I recently had the opportunity to work with the amazing dancer Kimberly Miguel Mullen at her Afro Cuban Folkloric dance workshop in Nevada City, California. Nevada city is situated on the beautiful Yuba river and is a thriving tourist and drum and dance community as well.
I had been following her activities for several years in the various dance and drumming communities and was excited to finally meet and play for her. The classes were very exciting and well attended.
I found her to not only be an exceptional dancer and dance teacher but a very interesting and inspiring person to simply be around as well. I thought I would do an interview with her and share it with you all here.
MP: Where are you from, what is your heritage?
KM: My father is Portuguese/Irish from Hawaii and my mother is Pilipina who is from California. I was raised in Woodland, California – a rural town of Sacramento near Davis. Now that I live in the big city of Los Angeles, I appreciate growing up in a small town. My mother’s parents migrated from the Phillipines to the US in the 20’s (Grandfather) and 40’s (Grandmother). My grandfather was a farmer in Northern California. My grandmother was a nurse. They had a big orchard and built Convalescent hospitals and cared for the elderly. I have the
fondest memories growing up riding around with my Grandpa on his tractors, playing in the orchards and being surrounded by elderly folks who I was told were my Aunts and Uncles.
MP: How long have you been dancing?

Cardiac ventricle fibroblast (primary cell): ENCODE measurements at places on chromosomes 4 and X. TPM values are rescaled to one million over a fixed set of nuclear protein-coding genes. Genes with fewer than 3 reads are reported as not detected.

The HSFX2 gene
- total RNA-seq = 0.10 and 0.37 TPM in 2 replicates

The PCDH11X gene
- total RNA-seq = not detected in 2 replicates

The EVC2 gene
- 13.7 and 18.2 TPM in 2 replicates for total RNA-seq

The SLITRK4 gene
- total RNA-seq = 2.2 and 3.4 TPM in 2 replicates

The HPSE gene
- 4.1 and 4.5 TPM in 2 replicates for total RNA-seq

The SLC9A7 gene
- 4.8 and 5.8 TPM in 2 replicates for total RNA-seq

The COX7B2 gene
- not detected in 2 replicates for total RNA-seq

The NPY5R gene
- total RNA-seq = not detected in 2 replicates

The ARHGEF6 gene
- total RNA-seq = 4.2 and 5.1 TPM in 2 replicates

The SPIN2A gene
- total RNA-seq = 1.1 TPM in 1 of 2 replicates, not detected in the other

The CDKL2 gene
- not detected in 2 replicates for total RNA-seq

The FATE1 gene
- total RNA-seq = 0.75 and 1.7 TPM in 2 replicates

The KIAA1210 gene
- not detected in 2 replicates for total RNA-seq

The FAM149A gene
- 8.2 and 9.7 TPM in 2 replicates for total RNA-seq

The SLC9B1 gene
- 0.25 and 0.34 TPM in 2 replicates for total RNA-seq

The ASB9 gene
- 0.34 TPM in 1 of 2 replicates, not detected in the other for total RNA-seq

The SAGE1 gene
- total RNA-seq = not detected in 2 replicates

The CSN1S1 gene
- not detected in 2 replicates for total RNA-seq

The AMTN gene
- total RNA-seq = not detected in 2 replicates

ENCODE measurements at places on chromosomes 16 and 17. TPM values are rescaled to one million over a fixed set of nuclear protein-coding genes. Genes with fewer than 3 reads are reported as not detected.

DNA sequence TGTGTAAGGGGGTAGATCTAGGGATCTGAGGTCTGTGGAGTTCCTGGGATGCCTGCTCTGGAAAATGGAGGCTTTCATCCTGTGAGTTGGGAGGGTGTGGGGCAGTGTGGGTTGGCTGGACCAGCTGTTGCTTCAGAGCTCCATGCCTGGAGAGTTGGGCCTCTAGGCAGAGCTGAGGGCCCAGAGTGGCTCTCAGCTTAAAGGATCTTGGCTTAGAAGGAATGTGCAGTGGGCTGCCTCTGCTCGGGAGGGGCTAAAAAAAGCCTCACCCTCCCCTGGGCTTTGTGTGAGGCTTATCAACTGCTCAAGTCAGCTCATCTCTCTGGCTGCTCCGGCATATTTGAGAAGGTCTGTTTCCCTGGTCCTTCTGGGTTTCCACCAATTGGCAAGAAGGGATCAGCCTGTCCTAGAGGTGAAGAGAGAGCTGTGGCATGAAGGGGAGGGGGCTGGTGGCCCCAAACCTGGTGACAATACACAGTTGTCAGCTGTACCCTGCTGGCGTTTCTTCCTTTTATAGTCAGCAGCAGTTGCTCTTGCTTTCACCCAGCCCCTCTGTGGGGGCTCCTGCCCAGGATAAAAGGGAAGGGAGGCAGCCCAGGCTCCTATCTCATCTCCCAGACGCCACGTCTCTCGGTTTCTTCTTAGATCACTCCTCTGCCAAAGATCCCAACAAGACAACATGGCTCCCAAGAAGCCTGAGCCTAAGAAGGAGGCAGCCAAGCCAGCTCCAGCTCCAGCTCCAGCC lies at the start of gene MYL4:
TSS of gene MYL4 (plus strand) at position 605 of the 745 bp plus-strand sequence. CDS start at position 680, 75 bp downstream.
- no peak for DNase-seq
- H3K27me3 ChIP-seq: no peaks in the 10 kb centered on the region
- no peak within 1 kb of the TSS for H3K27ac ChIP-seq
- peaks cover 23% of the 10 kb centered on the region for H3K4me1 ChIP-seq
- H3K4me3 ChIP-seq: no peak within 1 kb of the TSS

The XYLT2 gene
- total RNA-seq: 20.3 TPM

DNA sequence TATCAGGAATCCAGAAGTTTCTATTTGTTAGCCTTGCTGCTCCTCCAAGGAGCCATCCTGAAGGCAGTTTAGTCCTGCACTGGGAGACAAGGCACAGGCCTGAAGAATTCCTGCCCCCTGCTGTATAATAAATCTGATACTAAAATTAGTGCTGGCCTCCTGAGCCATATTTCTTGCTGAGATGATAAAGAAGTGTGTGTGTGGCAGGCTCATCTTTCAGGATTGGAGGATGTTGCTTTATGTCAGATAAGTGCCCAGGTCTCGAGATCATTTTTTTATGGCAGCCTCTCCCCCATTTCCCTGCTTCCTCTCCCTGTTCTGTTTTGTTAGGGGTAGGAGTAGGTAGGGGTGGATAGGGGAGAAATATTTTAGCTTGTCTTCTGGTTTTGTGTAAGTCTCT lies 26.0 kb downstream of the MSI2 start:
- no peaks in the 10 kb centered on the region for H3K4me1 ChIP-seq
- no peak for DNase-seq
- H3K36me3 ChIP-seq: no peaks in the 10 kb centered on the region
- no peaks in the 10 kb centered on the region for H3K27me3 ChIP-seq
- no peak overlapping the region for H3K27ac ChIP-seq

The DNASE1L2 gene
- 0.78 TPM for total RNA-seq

KM: I come from a religious and musical family. My mom played the Piano and Organ for Church and also played the Accordian, Guitar, Harp,
Chimes, etc. She encouraged my two sisters and I to play a musical instrument. I grew up singing and playing the Alto Saxophone.
When I was 3 years old, I started performing – singing for Church and dancing for the elderly folks at the hospital. I took Jazz and Tap dance lessons as a kid and went to Jazzercise classes with my mom and her friends.
When I was middle school, I excelled in sports and played Volleyball from the time I was 7 years old to 19 years old. One of my dreams was accomplished when I was recruited to play for University of Oregon’s Volleyball Team.
After my freshman year and being awarded Co-Rookie of the Year, I decided to stop playing volleyball and return to dance. After a family trip to the
Caribbean, I transferred to Portland State University to pursue an academic focus on Caribbean Studies and dance. PSU has one of the best Caribbean studies programs in the US. My mentors and teachers, Kofi Agorsah and Candice Goucher are the two most informed authorities on the topic.
MP: Have you studied other forms of dance?
KM: I grew up dancing Jazz and Tap and I train in ballet, modern, and Silvestre technique, and Tai Chi alongside AfroCuban, AfroBrazilian and AfroCaribbean forms of dance. I study all forms of dance to expand my vocabulary and my ability to express myself through movement.